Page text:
Clark Mercer, Northam’s chief of staff, told investigators Northam’s certainty that he was not in the photo increased from Friday to Saturday, “but his initial reaction was always a denial that he was in the photograph.” 

Most of the governor’s staff members interviewed during the investigation commented that as a physician, Northam was not given to talking in absolutes. “However, they all reported Governor Northam said from the outset that he did not remember the picture … and he had never seen the picture,” the investigators relayed in the report.

During preparation for a reunion, when Northam was running for office, an EVMS staff member discovered the photo, but it was not disclosed.

The report found no one “with first-hand knowledge of an actual mistake on any page, including any personal page, within the 1984 yearbook” and no evidence that the photo was placed in error. The report also identified 10 photographs depicting individuals in blackface based on the law firm’s review of all EVMS yearbooks.

When the photograph first began spreading across the internet in February, Northam, a Democrat, who grew up in the Onancock area, said, “Earlier today, a website published a photograph of me from my 1984 medical school yearbook in a costume that is clearly racist and offensive. I am deeply sorry for the decision I made to appear as I did in this photo and for the hurt that decision caused then and now.”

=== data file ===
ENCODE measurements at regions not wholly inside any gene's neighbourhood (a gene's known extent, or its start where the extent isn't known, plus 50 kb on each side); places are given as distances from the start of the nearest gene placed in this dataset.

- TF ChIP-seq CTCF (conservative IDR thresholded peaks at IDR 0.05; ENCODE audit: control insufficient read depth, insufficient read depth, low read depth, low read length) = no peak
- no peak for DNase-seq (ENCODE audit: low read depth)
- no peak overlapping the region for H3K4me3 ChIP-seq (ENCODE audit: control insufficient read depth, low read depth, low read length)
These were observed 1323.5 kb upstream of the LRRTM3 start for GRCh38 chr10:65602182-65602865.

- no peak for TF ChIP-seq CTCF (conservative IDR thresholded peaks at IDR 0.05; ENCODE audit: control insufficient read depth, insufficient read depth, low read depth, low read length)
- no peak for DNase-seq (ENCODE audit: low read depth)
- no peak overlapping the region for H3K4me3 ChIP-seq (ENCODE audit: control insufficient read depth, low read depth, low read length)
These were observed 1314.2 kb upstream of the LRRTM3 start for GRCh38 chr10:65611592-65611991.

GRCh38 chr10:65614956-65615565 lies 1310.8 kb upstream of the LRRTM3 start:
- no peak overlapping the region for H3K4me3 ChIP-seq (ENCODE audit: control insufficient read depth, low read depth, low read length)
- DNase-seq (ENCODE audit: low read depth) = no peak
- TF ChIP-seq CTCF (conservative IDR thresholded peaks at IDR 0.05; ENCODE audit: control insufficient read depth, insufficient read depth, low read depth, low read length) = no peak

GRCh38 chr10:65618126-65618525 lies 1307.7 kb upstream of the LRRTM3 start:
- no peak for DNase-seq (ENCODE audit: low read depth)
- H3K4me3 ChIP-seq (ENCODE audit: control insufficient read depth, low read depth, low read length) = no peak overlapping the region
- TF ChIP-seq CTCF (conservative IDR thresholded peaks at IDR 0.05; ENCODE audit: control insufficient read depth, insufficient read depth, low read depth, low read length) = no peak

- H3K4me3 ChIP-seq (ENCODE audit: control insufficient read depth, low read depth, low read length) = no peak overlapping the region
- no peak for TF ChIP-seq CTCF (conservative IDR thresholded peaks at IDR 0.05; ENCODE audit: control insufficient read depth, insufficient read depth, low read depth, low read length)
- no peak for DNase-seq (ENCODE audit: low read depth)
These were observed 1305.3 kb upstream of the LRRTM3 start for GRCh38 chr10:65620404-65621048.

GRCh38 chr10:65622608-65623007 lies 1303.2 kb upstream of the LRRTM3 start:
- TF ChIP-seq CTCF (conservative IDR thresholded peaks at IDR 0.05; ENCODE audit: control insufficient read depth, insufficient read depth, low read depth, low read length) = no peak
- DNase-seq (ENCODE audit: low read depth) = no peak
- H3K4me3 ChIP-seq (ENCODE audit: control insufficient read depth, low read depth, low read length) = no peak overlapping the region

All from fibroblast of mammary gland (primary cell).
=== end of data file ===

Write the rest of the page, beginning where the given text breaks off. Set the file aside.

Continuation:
Hours later he recanted saying he was not in the photograph, had never seen it before the previous day, that it was a mistake made by the yearbook staff, but that in the same year he won a Michael Jackson dance contest in San Antonio, Texas, in which he wore the distinctive shoes and glove of the entertainer and put black shoe polish on each cheek. He seemed to be ready to prove his words by dancing the moonwalk if his wife hadn’t said it wasn’t the appropriate time or place.

“I am not in that photograph,” Northam said at a press conference. “It was horrific. The fact that it was on my page, it was unacceptable. … I did not wear that costume or attend that party. It is disgusting, racist and (was) my responsibility to recognize and prevent it from being published,” Northam continued. “All I can do is what I’ve always done, is to be honest. … I have prayed about this and I will continue to pray.” The pediatric neurologist said as a physician, he has taken care of thousands of people. “I treat everyone the same way.”

It was stressed during Wednesday’s press conference that EVMS was seeking to improve diversity and inclusion on the campus and had been working on that for a decade. Diversity is defined as human differences, including race, ethnicity, gender, gender identity, sexual orientation, age, social class, physical ability or attributes, religious or ethical values system, national origin, and political beliefs. Inclusion is involvement and empowerment, where the worth and dignity of all people are recognized.

“Their publication was hurtful, particularly to the African-American community and to our campus community,” Dr. Richard V. Homan, president, and provost of EVMS and dean of the School of Medicine said. “It should never have happened.”